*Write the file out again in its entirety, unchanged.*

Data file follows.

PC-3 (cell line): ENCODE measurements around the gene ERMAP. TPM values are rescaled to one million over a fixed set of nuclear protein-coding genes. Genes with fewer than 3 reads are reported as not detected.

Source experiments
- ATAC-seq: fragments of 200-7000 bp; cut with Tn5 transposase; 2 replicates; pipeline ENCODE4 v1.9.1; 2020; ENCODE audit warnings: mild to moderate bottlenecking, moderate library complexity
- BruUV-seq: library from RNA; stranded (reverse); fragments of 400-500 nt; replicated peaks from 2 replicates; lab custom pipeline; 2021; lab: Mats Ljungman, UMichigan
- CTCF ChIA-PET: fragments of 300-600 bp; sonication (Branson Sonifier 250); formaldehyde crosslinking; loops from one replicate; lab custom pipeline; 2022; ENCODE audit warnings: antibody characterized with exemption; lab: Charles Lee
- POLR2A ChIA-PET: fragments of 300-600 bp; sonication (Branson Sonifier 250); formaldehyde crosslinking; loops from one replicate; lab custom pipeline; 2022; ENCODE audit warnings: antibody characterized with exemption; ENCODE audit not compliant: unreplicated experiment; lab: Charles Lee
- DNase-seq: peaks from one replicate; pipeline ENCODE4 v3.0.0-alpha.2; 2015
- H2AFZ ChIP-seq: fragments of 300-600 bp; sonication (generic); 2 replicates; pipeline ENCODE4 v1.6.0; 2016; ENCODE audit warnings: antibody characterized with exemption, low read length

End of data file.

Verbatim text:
PC-3 (cell line): ENCODE measurements around the gene ERMAP. TPM values are rescaled to one million over a fixed set of nuclear protein-coding genes. Genes with fewer than 3 reads are reported as not detected.

Source experiments
- ATAC-seq: fragments of 200-7000 bp; cut with Tn5 transposase; 2 replicates; pipeline ENCODE4 v1.9.1; 2020; ENCODE audit warnings: mild to moderate bottlenecking, moderate library complexity
- BruUV-seq: library from RNA; stranded (reverse); fragments of 400-500 nt; replicated peaks from 2 replicates; lab custom pipeline; 2021; lab: Mats Ljungman, UMichigan
- CTCF ChIA-PET: fragments of 300-600 bp; sonication (Branson Sonifier 250); formaldehyde crosslinking; loops from one replicate; lab custom pipeline; 2022; ENCODE audit warnings: antibody characterized with exemption; lab: Charles Lee
- POLR2A ChIA-PET: fragments of 300-600 bp; sonication (Branson Sonifier 250); formaldehyde crosslinking; loops from one replicate; lab custom pipeline; 2022; ENCODE audit warnings: antibody characterized with exemption; ENCODE audit not compliant: unreplicated experiment; lab: Charles Lee
- DNase-seq: peaks from one replicate; pipeline ENCODE4 v3.0.0-alpha.2; 2015
- H2AFZ ChIP-seq: fragments of 300-600 bp; sonication (generic); 2 replicates; pipeline ENCODE4 v1.6.0; 2016; ENCODE audit warnings: antibody characterized with exemption, low read length